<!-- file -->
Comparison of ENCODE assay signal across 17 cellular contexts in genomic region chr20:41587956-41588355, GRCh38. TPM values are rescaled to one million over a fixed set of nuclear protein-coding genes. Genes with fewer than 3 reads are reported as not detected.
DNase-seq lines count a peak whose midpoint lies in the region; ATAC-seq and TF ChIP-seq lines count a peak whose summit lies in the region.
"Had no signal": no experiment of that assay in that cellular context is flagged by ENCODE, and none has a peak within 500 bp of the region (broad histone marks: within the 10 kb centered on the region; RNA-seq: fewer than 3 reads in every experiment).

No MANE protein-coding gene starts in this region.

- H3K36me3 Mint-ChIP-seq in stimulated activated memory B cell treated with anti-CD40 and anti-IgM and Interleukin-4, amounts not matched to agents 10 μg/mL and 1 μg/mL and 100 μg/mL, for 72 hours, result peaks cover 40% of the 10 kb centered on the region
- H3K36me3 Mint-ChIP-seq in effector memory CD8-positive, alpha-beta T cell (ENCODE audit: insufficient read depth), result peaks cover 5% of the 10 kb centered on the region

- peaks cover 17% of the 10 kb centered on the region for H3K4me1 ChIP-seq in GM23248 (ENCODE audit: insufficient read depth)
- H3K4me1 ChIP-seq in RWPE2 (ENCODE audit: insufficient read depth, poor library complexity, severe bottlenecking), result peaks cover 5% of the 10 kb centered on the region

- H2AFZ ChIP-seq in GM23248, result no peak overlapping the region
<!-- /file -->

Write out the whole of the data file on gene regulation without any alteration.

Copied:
Comparison of ENCODE assay signal across 17 cellular contexts in genomic region chr20:41587956-41588355, GRCh38. TPM values are rescaled to one million over a fixed set of nuclear protein-coding genes. Genes with fewer than 3 reads are reported as not detected.
DNase-seq lines count a peak whose midpoint lies in the region; ATAC-seq and TF ChIP-seq lines count a peak whose summit lies in the region.
"Had no signal": no experiment of that assay in that cellular context is flagged by ENCODE, and none has a peak within 500 bp of the region (broad histone marks: within the 10 kb centered on the region; RNA-seq: fewer than 3 reads in every experiment).

No MANE protein-coding gene starts in this region.

- H3K36me3 Mint-ChIP-seq in stimulated activated memory B cell treated with anti-CD40 and anti-IgM and Interleukin-4, amounts not matched to agents 10 μg/mL and 1 μg/mL and 100 μg/mL, for 72 hours, result peaks cover 40% of the 10 kb centered on the region
- H3K36me3 Mint-ChIP-seq in effector memory CD8-positive, alpha-beta T cell (ENCODE audit: insufficient read depth), result peaks cover 5% of the 10 kb centered on the region

- peaks cover 17% of the 10 kb centered on the region for H3K4me1 ChIP-seq in GM23248 (ENCODE audit: insufficient read depth)
- H3K4me1 ChIP-seq in RWPE2 (ENCODE audit: insufficient read depth, poor library complexity, severe bottlenecking), result peaks cover 5% of the 10 kb centered on the region

- H2AFZ ChIP-seq in GM23248, result no peak overlapping the region